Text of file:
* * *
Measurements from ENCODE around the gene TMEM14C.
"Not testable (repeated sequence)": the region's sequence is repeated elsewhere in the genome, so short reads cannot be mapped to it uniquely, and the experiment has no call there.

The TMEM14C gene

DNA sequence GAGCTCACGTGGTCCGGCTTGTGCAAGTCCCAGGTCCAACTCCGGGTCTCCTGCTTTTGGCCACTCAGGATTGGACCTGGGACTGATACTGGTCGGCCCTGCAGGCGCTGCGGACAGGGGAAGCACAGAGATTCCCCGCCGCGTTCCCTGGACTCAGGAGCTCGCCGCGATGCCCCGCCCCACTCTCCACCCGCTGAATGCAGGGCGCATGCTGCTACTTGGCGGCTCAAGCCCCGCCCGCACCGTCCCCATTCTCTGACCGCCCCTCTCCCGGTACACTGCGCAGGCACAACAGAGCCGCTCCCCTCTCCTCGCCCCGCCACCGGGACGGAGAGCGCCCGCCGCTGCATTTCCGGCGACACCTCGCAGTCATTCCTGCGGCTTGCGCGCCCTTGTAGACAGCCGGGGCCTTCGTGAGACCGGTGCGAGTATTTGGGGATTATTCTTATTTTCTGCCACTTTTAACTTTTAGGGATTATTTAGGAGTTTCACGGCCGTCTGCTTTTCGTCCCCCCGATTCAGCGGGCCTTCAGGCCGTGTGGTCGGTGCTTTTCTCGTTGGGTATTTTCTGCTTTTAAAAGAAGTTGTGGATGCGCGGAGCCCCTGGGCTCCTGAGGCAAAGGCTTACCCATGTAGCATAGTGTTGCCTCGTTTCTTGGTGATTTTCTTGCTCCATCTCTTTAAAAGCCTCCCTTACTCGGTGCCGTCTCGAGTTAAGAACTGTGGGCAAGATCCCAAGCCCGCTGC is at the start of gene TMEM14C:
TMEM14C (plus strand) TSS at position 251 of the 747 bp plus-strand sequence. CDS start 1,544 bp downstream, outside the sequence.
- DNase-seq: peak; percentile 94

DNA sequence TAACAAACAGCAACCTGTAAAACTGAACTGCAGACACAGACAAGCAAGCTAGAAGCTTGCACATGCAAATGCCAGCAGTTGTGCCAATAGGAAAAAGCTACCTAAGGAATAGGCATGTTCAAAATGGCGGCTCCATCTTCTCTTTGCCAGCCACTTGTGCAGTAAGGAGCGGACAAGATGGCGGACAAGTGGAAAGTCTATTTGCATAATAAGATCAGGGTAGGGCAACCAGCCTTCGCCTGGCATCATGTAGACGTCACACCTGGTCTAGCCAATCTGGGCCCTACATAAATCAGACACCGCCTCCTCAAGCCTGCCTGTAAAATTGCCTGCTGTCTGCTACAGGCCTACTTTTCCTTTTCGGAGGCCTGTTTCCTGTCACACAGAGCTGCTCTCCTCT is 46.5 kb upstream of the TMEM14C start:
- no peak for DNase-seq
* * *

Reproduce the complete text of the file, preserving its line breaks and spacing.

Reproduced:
Measurements from ENCODE around the gene TMEM14C.
"Not testable (repeated sequence)": the region's sequence is repeated elsewhere in the genome, so short reads cannot be mapped to it uniquely, and the experiment has no call there.

The TMEM14C gene

DNA sequence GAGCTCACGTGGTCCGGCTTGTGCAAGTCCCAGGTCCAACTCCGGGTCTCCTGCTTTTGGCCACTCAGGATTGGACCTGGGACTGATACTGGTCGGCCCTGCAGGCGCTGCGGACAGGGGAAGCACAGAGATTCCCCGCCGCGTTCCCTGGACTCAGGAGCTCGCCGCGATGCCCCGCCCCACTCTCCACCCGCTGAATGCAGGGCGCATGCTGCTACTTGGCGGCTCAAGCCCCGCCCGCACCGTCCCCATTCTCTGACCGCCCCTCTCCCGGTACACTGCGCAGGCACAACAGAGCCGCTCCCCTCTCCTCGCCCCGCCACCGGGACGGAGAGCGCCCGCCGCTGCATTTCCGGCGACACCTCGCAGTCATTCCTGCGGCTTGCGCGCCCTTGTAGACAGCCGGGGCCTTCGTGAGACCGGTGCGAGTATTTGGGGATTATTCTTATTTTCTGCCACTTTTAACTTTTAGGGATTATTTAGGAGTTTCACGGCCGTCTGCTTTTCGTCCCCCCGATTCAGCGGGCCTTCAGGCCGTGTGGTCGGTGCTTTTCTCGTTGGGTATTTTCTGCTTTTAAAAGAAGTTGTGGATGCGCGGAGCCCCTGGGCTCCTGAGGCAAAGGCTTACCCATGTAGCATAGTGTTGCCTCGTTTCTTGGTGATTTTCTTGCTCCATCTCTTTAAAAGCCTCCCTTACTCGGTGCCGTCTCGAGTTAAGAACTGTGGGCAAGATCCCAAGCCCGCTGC is at the start of gene TMEM14C:
TMEM14C (plus strand) TSS at position 251 of the 747 bp plus-strand sequence. CDS start 1,544 bp downstream, outside the sequence.
- DNase-seq: peak; percentile 94

DNA sequence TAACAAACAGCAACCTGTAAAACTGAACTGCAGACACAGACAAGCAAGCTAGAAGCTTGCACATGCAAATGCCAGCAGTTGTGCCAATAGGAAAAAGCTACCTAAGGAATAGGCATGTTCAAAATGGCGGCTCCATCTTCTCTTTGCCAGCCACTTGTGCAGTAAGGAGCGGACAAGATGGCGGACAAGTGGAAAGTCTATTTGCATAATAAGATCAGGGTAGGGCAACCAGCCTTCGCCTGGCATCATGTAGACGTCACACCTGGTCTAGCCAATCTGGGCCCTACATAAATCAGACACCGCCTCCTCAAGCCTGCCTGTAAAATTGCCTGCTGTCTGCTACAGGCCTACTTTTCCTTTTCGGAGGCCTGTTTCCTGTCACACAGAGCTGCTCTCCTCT is 46.5 kb upstream of the TMEM14C start:
- no peak for DNase-seq